By New Times
By Connor Radnovich
By Robrt L. Pela and Amy Silverman
By Ray Stern
By Keegan Hamilton
By Matthew Hendley
By Monica Alonzo
By Monica Alonzo
Meanwhile, money got so tight for Williams that he temporarily lost his apartment and his phone. Although his finances are now on the upswing, he remains bitter toward Dunlap.
"I like his mother and I wouldn't disrespect her by going over there and starting anything," he says. "But if I caught [Dunlap] in the street, he would get some Slim-Fast.
"If it wasn't for her, I would have had part of his big ass on my wall as one of them trophies, like one of them moose heads."
Dunlap apparently takes a two-pronged approach to his investment-seeking. On the one hand, he appears to seek out people like Hites and Pylé to help him finance a demo that will get him a recording contract and presumably make everyone rich.
But he's also apparently spent the past few years searching for aspiring singers who will pay him $5,000 to produce a demo for them, which will presumably help them get a record deal. He passes out "production agreements" to singers in bars that call for them to invest $5,000. Under the agreement, he says he will repay them $7,500 -- a 150 percent return -- within three months.
To that end, he's sought the help of Ron West, an affable 44-year-old security guard at Chandler-Gilbert Community College who also works nights as a bouncer at Mesquite Lounge, a bar in north central Phoenix. At 6-foot-4 and 305 pounds, the muscle-bound West is an imposing physical specimen. He also clearly believes in Dunlap.
West does Dunlap's legwork for him, going to bars and trying to find talented singers whom Dunlap can record. West sees it as part of a strategy to put the Valley firmly on the music industry's radar screen.
"We didn't want to go to California or New York to do everything there," West says. "With his name and his talent, why couldn't we build a mecca here, where people will want to come to Arizona?"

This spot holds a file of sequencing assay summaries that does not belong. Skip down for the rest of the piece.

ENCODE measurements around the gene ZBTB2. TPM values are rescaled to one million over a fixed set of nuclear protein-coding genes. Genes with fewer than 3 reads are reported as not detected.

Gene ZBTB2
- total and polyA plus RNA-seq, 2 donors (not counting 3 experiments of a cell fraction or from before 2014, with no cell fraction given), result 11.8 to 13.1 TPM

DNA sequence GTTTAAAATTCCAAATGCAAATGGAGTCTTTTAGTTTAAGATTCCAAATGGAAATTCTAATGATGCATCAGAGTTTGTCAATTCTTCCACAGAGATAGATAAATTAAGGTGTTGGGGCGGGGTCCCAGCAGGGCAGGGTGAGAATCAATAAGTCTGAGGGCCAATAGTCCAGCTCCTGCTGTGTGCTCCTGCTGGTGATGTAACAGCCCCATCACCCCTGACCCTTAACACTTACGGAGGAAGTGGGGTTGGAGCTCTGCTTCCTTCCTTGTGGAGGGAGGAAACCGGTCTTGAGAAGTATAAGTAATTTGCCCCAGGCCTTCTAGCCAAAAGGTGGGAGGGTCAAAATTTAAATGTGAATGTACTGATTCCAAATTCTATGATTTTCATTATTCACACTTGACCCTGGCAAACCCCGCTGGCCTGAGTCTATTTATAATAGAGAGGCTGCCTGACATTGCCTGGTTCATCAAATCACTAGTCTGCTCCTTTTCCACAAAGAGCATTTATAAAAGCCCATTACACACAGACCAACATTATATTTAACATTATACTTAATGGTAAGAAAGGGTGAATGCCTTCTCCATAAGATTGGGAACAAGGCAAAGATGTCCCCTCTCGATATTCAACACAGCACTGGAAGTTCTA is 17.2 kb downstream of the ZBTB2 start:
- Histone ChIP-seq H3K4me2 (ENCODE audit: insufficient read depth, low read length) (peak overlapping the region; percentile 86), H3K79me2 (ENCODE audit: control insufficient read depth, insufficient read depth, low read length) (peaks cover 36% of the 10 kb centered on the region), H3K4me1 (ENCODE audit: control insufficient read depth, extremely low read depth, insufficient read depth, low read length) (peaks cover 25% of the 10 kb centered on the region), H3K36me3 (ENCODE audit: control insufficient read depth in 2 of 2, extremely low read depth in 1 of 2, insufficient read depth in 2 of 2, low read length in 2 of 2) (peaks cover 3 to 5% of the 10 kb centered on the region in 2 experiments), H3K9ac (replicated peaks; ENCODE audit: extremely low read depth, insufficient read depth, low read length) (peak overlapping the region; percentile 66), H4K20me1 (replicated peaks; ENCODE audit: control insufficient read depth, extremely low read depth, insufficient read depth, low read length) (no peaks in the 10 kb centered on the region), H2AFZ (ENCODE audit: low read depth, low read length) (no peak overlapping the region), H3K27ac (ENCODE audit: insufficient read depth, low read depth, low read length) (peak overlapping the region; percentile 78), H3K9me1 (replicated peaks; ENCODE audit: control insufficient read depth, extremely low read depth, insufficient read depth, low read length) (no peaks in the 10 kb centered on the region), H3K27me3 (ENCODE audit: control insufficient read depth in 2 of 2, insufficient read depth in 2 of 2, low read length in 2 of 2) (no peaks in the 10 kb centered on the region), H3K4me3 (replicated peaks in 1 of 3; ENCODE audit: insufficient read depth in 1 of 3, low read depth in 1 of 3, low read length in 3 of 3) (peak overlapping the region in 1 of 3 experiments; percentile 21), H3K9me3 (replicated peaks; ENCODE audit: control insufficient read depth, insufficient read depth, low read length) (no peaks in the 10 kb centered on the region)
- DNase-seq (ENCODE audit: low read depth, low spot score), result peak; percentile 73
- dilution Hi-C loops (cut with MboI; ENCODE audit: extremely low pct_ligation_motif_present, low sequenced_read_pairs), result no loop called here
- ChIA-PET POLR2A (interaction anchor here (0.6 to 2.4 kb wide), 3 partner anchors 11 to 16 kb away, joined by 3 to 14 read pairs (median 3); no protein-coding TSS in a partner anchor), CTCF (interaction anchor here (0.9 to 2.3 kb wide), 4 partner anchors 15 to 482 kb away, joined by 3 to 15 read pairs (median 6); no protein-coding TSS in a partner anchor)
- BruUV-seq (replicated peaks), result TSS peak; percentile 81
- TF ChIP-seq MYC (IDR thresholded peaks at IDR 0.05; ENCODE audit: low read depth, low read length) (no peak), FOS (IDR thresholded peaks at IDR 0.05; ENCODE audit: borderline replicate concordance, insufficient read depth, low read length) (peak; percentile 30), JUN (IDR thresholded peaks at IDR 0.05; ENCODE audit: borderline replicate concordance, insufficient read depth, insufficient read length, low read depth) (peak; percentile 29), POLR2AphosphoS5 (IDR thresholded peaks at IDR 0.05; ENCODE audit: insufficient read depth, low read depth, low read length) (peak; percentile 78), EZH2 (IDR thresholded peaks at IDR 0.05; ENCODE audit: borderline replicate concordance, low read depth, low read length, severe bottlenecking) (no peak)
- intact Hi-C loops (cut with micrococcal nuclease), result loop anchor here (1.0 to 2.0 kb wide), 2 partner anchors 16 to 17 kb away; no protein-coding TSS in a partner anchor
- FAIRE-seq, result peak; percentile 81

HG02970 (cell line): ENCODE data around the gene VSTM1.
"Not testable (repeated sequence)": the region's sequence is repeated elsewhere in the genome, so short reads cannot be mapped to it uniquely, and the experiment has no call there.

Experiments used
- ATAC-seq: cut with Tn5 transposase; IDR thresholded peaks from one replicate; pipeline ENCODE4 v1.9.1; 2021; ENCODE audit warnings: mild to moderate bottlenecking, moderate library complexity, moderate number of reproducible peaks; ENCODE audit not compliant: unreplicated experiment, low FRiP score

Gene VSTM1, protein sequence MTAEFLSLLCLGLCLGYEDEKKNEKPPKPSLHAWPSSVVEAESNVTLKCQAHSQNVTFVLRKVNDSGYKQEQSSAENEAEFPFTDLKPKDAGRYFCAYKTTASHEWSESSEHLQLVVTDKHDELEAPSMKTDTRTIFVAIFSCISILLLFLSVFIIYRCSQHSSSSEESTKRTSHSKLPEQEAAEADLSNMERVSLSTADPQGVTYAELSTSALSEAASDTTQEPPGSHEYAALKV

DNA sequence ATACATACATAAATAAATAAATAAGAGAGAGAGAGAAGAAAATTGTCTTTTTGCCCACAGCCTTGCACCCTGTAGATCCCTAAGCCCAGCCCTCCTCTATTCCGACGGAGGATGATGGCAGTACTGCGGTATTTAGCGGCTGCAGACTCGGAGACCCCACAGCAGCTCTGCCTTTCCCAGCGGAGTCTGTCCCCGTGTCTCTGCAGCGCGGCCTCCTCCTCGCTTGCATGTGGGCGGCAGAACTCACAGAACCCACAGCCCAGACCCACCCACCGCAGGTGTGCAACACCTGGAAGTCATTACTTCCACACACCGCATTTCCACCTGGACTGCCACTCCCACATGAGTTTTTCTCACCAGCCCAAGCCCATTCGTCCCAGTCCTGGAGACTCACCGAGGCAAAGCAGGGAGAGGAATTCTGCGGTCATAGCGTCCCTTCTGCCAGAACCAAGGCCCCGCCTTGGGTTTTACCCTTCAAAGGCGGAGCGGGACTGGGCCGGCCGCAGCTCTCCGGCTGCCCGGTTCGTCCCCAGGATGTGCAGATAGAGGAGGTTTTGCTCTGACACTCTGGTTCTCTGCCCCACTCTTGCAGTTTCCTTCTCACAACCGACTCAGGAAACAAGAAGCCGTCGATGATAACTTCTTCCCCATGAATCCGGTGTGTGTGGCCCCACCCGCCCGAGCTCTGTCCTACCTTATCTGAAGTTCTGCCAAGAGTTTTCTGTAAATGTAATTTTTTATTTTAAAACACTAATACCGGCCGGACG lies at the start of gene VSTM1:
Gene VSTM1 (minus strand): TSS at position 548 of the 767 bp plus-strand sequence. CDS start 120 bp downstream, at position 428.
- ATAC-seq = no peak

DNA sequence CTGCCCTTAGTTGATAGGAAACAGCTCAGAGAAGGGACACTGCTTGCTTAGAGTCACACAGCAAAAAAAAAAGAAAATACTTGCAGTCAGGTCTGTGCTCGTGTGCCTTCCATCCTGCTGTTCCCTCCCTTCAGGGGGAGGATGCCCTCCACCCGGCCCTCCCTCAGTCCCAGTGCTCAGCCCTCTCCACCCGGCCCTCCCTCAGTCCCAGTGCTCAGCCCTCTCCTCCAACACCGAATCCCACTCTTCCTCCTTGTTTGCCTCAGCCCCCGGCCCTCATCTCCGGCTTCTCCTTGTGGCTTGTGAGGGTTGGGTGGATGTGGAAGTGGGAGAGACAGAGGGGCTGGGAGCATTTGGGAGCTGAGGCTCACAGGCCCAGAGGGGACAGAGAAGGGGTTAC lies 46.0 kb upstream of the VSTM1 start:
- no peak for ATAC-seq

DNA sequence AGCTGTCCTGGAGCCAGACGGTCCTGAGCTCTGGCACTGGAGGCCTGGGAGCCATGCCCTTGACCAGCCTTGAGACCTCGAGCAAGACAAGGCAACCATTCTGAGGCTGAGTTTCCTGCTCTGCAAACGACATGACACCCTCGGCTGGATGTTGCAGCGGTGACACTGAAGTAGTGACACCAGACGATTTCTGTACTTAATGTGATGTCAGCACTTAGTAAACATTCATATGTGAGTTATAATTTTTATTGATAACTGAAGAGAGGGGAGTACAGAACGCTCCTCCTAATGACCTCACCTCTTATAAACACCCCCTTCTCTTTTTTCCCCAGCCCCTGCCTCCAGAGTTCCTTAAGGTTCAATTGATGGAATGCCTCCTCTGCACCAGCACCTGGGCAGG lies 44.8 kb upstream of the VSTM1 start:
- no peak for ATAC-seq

West says he's invested considerable money in Dunlap's ventures over the past eight years, with no return. But he insists that his faith hasn't wavered. He remains convinced that when Dunlap eventually lands a record deal, he'll get his money back.
Hites says he briefly helped Dunlap in his search for vocal talent. He says Dunlap called him one night, telling him to meet him at Valle Luna, a restaurant/bar in Ahwatukee. Hites raced from work to the bar, and Dunlap introduced him to an aspiring Latino singer. But Hites says he was surprised when Dunlap referred to him as "my manager from California," and added "he drove a long way to hear you."
Hites says he was especially disgusted by the brazen way in which Dunlap buttered up the singer, telling him he'd be the next Ricky Martin -- that he was better looking and he wasn't gay.
Tiffany Pylé, who met Dunlap last year during her night shift at Tiffany's, has heard all these stories, but they haven't affected her feelings about Dunlap. One reason for this may be that her investment is relatively small ($100, she says), but it also has something to do with her past music-biz travails.
She says she was forced to declare bankruptcy when her then-husband, a crooner in the Steve Lawrence mold, overstepped his financial bounds. She sees in Dunlap someone who, like her ex-husband, may be inept at business but is not a malicious con artist.
Pylé also says she went to high school with Phil Spector, and she compares Dunlap favorably with the legendary producer.
"This guy is a mega-talent," she says. "He was a child prodigy. He has so many different singing sounds that it took me about a week to figure out that two recordings he'd done under different names were the same person. I think he's a delightful person. He's up, he's perky, he's bright, he's intelligent. Anyone who takes you to meet his mother can't be out to do you in."
After more than two years without hearing a word, Lymus Middleton didn't know if he'd ever run into Michael Dunlap again. Then, with no warning, Dunlap showed up at Circle K two months ago on Thanksgiving weekend. Dunlap offered no apologies for stiffing Middleton nearly three years earlier. He acted as though he'd caused no damage in Middleton's life. It was the same way most of his other associates say he'd treated them.
For his part, Middleton was just happy to see Dunlap again. The musician's mere presence rekindled Middleton's hope that he could break out of his dead-end life and realize his dreams of performing.
"He invited me to hear some more music that he'd cut," Middleton says. "Some reggae music. He had me listen to it while he was parked out front in a Lincoln Towncar. I listened to it and I thought it was great."
He says Dunlap turned to him and asked if he'd like to go in the studio again and record some tracks. Middleton said yes.
He also asked Dunlap for a favor. His wife left him last year and he's relied on friends for temporary lodging. "I kind of need a place to stay," he said. "Could you help me out?" He says Dunlap assured him it would be no problem.